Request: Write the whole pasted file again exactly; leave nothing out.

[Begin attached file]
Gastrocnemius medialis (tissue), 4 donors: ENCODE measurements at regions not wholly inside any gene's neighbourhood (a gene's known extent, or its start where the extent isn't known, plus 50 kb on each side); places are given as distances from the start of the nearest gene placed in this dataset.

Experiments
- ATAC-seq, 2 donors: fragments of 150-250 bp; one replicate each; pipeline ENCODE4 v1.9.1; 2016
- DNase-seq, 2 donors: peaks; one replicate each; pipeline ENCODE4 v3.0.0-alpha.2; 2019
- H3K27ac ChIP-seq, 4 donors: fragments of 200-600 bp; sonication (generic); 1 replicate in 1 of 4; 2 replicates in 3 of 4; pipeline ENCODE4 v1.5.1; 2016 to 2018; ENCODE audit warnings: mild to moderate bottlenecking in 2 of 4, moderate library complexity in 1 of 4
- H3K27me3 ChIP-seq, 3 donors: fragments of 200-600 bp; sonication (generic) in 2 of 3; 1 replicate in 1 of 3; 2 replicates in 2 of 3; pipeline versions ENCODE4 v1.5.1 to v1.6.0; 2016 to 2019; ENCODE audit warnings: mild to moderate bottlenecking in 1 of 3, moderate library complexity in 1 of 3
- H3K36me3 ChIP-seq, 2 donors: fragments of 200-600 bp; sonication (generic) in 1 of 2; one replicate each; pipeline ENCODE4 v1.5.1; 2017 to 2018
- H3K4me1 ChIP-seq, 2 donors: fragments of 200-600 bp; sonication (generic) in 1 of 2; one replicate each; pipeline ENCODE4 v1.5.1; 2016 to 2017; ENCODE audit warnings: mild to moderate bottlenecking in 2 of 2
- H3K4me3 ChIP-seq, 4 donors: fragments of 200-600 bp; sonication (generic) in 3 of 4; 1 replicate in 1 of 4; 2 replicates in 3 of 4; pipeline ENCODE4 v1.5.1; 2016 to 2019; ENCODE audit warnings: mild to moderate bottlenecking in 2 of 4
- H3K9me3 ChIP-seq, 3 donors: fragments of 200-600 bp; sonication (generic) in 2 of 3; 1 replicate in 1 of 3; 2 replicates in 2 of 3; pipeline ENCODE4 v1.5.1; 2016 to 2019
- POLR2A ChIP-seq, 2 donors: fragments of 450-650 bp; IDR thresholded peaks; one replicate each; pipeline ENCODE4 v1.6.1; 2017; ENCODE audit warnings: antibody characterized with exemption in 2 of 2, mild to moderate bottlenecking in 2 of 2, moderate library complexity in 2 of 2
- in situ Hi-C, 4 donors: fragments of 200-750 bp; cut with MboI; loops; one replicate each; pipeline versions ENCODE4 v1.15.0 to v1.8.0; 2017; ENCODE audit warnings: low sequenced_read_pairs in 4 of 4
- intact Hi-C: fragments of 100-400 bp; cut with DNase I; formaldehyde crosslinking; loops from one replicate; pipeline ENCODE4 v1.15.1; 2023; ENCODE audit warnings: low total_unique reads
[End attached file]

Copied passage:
Gastrocnemius medialis (tissue), 4 donors: ENCODE measurements at regions not wholly inside any gene's neighbourhood (a gene's known extent, or its start where the extent isn't known, plus 50 kb on each side); places are given as distances from the start of the nearest gene placed in this dataset.

Experiments
- ATAC-seq, 2 donors: fragments of 150-250 bp; one replicate each; pipeline ENCODE4 v1.9.1; 2016
- DNase-seq, 2 donors: peaks; one replicate each; pipeline ENCODE4 v3.0.0-alpha.2; 2019
- H3K27ac ChIP-seq, 4 donors: fragments of 200-600 bp; sonication (generic); 1 replicate in 1 of 4; 2 replicates in 3 of 4; pipeline ENCODE4 v1.5.1; 2016 to 2018; ENCODE audit warnings: mild to moderate bottlenecking in 2 of 4, moderate library complexity in 1 of 4
- H3K27me3 ChIP-seq, 3 donors: fragments of 200-600 bp; sonication (generic) in 2 of 3; 1 replicate in 1 of 3; 2 replicates in 2 of 3; pipeline versions ENCODE4 v1.5.1 to v1.6.0; 2016 to 2019; ENCODE audit warnings: mild to moderate bottlenecking in 1 of 3, moderate library complexity in 1 of 3
- H3K36me3 ChIP-seq, 2 donors: fragments of 200-600 bp; sonication (generic) in 1 of 2; one replicate each; pipeline ENCODE4 v1.5.1; 2017 to 2018
- H3K4me1 ChIP-seq, 2 donors: fragments of 200-600 bp; sonication (generic) in 1 of 2; one replicate each; pipeline ENCODE4 v1.5.1; 2016 to 2017; ENCODE audit warnings: mild to moderate bottlenecking in 2 of 2
- H3K4me3 ChIP-seq, 4 donors: fragments of 200-600 bp; sonication (generic) in 3 of 4; 1 replicate in 1 of 4; 2 replicates in 3 of 4; pipeline ENCODE4 v1.5.1; 2016 to 2019; ENCODE audit warnings: mild to moderate bottlenecking in 2 of 4
- H3K9me3 ChIP-seq, 3 donors: fragments of 200-600 bp; sonication (generic) in 2 of 3; 1 replicate in 1 of 3; 2 replicates in 2 of 3; pipeline ENCODE4 v1.5.1; 2016 to 2019
- POLR2A ChIP-seq, 2 donors: fragments of 450-650 bp; IDR thresholded peaks; one replicate each; pipeline ENCODE4 v1.6.1; 2017; ENCODE audit warnings: antibody characterized with exemption in 2 of 2, mild to moderate bottlenecking in 2 of 2, moderate library complexity in 2 of 2
- in situ Hi-C, 4 donors: fragments of 200-750 bp; cut with MboI; loops; one replicate each; pipeline versions ENCODE4 v1.15.0 to v1.8.0; 2017; ENCODE audit warnings: low sequenced_read_pairs in 4 of 4
- intact Hi-C: fragments of 100-400 bp; cut with DNase I; formaldehyde crosslinking; loops from one replicate; pipeline ENCODE4 v1.15.1; 2023; ENCODE audit warnings: low total_unique reads